ABSEL 1986 – Teaching Reevaluation of Salespersons through the Use of a Simulation Game

Gordon Gray, Arthur Andersen, Oklahoma City
James W. Gentry, Oklahoma State University
L. Lee Manzer, Oklahoma State University

Gaming approaches to the teaching of salesperson evaluation are reviewed briefly, and a need for a more specific tool is discussed. SPREE (Sales Person Review and Evaluation Exercise), a new game developed to meet this need, is discussed. The game allows the player to access up to 28 items for each salesperson in the areas of personal data, territory conditions, expense records, margins, effort, and sales history. The students rate the salesperson on the expenses, behavior, and performance dimensions, and then make recommendations for further steps such as termination or additional training. Feedback is provided to the students in the form of comparisons of their ratings with those of a board of “experts.”

EEL 1978 – Sales and Sales Management – A case vs simulation approach

Bruce McAfee, Lawrence Institute of Technology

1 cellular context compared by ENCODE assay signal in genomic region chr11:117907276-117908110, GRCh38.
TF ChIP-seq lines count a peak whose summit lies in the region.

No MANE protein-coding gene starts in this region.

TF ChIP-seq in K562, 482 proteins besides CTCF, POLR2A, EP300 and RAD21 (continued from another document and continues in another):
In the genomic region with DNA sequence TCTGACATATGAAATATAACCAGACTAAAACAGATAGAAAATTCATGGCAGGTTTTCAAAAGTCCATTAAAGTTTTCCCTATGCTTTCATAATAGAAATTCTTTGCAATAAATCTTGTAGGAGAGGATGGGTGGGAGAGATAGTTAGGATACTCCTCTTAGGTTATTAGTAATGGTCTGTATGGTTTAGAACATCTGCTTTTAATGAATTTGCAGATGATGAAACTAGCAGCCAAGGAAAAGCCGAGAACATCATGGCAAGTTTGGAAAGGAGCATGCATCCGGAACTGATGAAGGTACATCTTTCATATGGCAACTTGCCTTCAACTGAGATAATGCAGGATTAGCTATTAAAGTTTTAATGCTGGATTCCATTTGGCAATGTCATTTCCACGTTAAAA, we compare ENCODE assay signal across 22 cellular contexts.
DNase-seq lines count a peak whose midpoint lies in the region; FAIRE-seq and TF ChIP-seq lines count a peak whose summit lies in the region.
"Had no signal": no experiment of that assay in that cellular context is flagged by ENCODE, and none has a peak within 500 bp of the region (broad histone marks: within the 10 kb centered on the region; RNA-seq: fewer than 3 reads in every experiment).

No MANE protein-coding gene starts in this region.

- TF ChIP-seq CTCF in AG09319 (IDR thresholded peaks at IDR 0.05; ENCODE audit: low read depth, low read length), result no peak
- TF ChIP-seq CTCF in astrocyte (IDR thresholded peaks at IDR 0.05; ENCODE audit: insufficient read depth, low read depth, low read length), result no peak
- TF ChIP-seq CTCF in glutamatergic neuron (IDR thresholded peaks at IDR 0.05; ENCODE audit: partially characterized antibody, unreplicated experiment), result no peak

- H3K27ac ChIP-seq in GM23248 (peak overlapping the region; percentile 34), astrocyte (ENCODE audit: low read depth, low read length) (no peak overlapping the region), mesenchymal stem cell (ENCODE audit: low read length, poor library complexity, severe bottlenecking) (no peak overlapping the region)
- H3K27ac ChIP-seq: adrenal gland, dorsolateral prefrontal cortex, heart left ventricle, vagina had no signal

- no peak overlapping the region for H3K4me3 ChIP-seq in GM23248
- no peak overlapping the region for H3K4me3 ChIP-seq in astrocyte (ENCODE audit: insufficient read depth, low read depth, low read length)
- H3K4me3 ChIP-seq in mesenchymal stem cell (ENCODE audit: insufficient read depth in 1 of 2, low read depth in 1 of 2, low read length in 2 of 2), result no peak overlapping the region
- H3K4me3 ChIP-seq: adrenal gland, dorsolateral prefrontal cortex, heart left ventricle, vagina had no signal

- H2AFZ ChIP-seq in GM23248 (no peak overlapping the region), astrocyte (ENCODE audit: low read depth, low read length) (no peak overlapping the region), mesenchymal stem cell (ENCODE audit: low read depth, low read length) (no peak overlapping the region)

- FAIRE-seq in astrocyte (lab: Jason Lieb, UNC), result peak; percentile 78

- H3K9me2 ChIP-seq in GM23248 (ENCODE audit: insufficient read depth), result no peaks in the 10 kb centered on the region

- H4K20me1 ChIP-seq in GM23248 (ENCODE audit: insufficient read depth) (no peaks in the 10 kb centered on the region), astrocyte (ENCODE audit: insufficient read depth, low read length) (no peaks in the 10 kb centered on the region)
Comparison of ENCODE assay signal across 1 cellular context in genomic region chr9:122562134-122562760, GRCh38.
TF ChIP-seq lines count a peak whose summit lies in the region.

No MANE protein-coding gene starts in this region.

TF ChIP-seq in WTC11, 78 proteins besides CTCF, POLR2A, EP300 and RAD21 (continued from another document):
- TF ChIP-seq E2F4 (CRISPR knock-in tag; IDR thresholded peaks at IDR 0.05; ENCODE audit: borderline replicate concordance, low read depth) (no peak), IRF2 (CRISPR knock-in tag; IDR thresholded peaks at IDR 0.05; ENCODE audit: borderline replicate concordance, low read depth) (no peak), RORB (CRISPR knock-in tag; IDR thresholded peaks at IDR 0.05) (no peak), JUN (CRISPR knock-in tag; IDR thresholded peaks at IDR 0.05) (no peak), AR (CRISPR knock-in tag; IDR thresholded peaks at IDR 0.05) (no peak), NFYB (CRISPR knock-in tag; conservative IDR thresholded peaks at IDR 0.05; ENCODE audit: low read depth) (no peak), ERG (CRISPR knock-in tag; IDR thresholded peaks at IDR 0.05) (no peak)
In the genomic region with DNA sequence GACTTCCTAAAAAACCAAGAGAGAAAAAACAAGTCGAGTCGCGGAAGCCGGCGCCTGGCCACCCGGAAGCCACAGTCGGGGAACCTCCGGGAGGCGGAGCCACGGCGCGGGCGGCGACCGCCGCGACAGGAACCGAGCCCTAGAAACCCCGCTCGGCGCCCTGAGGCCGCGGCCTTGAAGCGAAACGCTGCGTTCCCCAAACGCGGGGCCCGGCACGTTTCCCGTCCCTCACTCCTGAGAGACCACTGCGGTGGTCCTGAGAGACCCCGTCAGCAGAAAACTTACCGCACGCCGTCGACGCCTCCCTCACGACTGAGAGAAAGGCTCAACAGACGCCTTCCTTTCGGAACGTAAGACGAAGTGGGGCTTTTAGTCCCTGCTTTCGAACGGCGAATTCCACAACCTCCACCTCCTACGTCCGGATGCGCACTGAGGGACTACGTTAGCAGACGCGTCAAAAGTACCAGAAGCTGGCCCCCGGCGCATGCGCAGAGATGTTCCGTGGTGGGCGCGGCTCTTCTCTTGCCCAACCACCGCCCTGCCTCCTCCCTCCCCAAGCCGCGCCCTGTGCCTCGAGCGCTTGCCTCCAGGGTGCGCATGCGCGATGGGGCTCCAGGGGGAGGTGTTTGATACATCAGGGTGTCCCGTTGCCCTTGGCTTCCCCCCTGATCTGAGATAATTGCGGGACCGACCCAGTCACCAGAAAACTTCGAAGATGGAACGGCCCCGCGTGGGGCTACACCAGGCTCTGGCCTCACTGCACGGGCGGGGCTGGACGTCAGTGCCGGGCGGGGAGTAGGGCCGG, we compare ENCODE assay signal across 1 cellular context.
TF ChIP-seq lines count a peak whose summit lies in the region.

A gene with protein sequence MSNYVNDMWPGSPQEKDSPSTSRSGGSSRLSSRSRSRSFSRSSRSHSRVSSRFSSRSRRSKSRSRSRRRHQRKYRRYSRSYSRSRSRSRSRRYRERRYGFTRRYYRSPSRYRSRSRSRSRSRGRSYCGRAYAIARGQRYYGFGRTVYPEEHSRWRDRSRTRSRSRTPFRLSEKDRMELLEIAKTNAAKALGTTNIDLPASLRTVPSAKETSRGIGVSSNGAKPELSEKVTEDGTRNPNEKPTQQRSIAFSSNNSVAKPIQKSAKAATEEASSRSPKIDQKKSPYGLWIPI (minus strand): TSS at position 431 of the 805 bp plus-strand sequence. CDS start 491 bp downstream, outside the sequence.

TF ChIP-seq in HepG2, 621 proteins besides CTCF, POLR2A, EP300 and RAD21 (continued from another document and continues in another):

Ernest L. Maier, Lawrence Institute of Technology

We, as well as the vast majority of other business educators, have used the case approach as a method of instruction, and our experience with it has left us somewhat puzzled. We have observed that when our students are required to analyze short cases they sometimes become frustrated with the lack of information given in the incident. They frequently state, “I don’t think we have enough information to solve this case.” On the other hand, when they are asked to solve relatively long cases, they sometimes feel rather overwhelmed with the assignment and argue that it takes an excessive amount of time just to read the case and keep track of all the facts.